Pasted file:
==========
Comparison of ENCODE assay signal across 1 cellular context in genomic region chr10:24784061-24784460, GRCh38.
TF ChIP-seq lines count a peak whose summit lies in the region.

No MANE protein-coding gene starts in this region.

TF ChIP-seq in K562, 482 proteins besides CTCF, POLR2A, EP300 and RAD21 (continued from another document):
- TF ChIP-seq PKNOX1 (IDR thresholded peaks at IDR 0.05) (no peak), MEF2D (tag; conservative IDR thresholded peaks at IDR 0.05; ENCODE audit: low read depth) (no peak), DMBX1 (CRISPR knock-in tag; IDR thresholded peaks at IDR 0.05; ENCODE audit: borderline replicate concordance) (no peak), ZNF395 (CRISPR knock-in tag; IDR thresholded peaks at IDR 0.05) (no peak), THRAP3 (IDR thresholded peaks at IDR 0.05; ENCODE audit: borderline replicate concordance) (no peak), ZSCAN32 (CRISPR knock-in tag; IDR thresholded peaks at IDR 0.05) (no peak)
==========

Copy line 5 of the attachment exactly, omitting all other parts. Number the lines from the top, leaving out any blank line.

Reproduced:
- TF ChIP-seq PKNOX1 (IDR thresholded peaks at IDR 0.05) (no peak), MEF2D (tag; conservative IDR thresholded peaks at IDR 0.05; ENCODE audit: low read depth) (no peak), DMBX1 (CRISPR knock-in tag; IDR thresholded peaks at IDR 0.05; ENCODE audit: borderline replicate concordance) (no peak), ZNF395 (CRISPR knock-in tag; IDR thresholded peaks at IDR 0.05) (no peak), THRAP3 (IDR thresholded peaks at IDR 0.05; ENCODE audit: borderline replicate concordance) (no peak), ZSCAN32 (CRISPR knock-in tag; IDR thresholded peaks at IDR 0.05) (no peak)